April's story

“Embarking on my degree at Plymouth should have been the beginning of an exciting new chapter for me, but my mum had just been diagnosed with lung cancer. Then, in January 2010, I started having severe headaches, which GPs thought were migraines.

As the headaches became worse, I saw a total of 11 medical professionals, including GPs, A&E doctors and opticians, who diagnosed me with a variety of things, such as sinus problems.
 
After a long wait and fed up with no-one taking me seriously, I rang Derriford Hospital in Plymouth and begged for help. I was given an emergency MRI scan that revealed I had a brain tumour. Straight away I had an operation to insert a shunt into my brain to drain the fluid which had been causing the pressure and excruciating pain. Then came a seven-and-a-half-hour craniotomy to remove the tumour.
 
The news that it was cancerous – a grade 4 medulloblastoma – was devastating, and I was shocked to learn that without the surgery at that time, I would have died.
 
To give me the best chance of beating the cancer, I immediately underwent six bouts of chemotherapy – one cycle every two weeks, followed by radiotherapy twice a day for five weeks and then a year of maintenance chemo. The chemo made me feel very anxious and it was tough losing my hair. I also had to miss the whole second term of my studies, so I don’t know what I’d have done without the love and support of my family and friends.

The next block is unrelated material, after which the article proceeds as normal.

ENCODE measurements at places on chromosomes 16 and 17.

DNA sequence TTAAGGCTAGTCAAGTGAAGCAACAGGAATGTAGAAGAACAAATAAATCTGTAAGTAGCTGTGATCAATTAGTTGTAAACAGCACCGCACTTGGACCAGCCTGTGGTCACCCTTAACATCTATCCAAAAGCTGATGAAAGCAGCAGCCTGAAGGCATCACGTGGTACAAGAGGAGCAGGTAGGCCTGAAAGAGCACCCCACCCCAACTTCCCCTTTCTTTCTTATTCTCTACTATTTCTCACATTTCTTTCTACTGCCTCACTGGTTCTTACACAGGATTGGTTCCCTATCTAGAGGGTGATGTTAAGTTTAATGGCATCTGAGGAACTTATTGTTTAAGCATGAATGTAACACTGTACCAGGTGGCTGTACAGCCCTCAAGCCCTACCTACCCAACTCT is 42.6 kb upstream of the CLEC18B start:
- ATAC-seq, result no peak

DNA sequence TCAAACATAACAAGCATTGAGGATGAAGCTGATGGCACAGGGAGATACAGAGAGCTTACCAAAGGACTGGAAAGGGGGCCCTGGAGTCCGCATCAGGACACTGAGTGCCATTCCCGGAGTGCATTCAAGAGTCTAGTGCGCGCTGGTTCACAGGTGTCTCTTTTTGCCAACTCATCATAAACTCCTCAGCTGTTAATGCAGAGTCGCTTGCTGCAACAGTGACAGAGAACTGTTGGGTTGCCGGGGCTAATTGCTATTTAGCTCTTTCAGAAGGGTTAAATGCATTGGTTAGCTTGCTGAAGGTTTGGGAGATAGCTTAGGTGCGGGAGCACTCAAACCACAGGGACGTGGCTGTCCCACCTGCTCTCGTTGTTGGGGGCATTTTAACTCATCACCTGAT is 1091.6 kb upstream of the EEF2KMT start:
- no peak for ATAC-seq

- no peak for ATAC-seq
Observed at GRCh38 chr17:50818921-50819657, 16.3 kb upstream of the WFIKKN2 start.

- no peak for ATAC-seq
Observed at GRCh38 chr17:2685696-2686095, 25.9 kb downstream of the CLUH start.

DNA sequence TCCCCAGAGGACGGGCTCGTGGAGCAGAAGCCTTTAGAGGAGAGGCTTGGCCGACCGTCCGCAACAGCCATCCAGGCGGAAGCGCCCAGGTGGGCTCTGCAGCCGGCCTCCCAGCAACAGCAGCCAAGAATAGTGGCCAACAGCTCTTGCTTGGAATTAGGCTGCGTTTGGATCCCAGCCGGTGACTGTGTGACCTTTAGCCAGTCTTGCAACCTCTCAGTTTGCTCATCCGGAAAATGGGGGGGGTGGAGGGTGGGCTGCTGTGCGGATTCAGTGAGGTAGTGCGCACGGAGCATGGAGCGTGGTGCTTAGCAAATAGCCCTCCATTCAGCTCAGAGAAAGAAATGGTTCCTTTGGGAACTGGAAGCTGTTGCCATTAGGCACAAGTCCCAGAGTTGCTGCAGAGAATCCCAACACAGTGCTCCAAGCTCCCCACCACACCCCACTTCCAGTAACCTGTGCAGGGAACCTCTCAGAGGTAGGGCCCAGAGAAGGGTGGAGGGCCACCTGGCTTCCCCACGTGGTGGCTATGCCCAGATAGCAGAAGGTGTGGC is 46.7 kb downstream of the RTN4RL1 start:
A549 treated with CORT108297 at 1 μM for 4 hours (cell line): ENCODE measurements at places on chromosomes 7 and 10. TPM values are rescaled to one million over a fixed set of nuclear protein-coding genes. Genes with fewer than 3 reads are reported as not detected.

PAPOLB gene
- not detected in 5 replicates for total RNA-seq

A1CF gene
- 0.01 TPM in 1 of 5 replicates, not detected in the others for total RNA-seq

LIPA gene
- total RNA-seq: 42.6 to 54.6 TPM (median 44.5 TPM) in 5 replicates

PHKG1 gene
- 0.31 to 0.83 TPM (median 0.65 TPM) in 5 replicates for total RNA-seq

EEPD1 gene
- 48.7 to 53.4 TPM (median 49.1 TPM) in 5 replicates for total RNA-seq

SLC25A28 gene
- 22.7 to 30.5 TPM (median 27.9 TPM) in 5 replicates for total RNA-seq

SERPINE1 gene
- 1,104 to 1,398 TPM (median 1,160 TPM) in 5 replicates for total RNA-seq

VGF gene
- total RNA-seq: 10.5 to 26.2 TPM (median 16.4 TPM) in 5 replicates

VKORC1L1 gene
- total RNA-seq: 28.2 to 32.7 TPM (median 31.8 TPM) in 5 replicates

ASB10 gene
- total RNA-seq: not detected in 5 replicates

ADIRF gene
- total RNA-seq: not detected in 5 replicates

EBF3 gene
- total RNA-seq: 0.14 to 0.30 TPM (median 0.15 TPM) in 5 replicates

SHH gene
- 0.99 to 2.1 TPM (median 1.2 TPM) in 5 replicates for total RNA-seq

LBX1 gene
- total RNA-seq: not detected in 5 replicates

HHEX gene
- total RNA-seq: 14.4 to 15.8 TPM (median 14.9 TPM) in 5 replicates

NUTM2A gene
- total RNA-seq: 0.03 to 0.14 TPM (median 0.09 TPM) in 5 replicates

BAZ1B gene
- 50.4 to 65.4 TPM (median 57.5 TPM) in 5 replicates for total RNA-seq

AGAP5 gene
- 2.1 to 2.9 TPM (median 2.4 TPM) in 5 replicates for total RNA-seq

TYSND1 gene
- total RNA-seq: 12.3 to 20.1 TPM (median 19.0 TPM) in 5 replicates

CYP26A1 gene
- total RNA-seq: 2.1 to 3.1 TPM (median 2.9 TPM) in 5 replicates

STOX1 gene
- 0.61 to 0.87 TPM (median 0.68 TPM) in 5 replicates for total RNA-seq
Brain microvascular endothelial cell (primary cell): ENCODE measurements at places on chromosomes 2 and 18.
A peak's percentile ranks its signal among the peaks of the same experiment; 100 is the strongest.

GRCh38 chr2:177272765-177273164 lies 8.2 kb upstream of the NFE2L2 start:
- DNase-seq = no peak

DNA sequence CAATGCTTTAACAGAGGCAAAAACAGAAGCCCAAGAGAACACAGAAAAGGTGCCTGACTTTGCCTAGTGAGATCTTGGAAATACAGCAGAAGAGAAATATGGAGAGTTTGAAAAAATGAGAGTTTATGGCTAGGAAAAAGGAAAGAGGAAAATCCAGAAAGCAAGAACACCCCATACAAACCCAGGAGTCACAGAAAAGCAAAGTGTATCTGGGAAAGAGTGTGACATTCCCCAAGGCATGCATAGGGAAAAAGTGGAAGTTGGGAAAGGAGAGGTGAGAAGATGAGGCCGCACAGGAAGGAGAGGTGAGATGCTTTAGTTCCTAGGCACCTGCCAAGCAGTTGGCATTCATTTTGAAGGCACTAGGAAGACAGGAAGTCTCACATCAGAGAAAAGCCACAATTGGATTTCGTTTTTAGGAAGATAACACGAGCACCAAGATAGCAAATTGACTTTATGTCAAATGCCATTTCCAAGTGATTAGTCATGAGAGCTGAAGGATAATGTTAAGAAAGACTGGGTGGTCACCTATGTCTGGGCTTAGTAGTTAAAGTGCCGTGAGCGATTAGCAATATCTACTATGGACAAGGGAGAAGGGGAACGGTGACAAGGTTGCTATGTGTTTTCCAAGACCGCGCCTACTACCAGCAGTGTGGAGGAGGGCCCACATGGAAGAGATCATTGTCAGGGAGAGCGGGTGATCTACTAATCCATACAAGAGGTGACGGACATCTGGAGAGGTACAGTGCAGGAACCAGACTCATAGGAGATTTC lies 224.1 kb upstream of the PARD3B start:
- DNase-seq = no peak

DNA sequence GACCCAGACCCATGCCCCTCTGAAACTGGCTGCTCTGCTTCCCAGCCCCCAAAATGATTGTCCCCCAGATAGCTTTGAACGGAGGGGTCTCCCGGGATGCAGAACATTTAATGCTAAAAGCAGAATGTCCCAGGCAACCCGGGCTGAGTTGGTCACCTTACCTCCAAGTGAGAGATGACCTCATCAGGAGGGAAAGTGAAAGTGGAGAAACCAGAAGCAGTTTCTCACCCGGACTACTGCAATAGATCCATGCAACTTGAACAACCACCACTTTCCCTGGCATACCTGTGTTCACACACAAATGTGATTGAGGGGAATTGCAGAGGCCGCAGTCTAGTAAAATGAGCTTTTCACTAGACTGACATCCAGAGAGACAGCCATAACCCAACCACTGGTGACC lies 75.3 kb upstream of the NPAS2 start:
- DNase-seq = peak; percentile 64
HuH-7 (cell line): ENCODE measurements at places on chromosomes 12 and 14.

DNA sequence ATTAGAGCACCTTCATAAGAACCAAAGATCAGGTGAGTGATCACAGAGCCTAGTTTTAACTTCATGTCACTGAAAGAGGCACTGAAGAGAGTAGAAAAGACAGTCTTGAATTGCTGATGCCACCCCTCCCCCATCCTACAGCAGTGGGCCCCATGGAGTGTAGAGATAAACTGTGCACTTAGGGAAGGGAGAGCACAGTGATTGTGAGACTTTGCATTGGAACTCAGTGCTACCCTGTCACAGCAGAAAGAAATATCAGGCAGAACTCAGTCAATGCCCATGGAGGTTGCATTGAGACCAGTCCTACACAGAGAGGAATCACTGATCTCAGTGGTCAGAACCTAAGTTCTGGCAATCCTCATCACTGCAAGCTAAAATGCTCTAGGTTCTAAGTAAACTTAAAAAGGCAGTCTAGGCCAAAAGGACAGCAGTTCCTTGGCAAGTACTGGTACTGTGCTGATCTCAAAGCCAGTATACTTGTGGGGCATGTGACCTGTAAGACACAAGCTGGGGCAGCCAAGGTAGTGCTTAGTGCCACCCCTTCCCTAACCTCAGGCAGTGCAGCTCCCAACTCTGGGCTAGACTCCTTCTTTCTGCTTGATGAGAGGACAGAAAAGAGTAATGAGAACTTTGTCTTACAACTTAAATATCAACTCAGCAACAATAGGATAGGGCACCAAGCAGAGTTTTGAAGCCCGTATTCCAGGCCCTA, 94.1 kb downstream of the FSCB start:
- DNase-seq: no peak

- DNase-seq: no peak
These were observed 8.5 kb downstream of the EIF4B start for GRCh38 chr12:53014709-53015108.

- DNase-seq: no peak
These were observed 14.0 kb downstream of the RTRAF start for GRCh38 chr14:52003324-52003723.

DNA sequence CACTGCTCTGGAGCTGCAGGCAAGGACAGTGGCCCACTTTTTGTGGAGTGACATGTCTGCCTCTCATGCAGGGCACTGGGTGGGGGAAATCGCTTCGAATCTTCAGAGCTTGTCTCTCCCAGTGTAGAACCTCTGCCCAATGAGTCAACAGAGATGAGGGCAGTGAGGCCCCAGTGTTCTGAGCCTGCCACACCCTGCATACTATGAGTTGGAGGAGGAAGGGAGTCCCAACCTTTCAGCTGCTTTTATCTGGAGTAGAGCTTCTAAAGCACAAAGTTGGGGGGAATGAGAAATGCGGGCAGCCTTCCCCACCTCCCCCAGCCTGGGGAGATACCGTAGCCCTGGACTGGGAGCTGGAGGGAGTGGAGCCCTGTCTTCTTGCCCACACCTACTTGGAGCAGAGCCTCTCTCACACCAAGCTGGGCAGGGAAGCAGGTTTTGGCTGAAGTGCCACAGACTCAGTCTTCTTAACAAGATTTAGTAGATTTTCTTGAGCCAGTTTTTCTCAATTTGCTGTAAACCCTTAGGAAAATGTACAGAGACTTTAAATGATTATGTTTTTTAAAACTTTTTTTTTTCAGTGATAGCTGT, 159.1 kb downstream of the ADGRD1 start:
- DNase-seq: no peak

It was during the chemo and radiotherapy that my dear mum passed away. This was such an awful time, particularly as my illness had robbed me of the chance to spend much time with her. After she died, my health deteriorated, although thankfully I did make it to her funeral. 

It was just a couple of months later that things finally looked up and a scan showed no trace of the tumour. I was elated, and all my subsequent scans have been clear. I was able to complete my studies, and was really proud to graduate in 2013.

Since my diagnosis I’ve met many people with brain tumours who’ve sadly since died or had awful side effects, such as loss of mobility and blindness, and I realise just how fortunate I have been. This is why I am supporting Brain Tumour Research. It’s brilliant that the charity is working in partnership with my own University and I want to help them raise awareness and the funds so urgently needed for further research. I want everyone to get behind this because research is the key, and it needs to happen now.”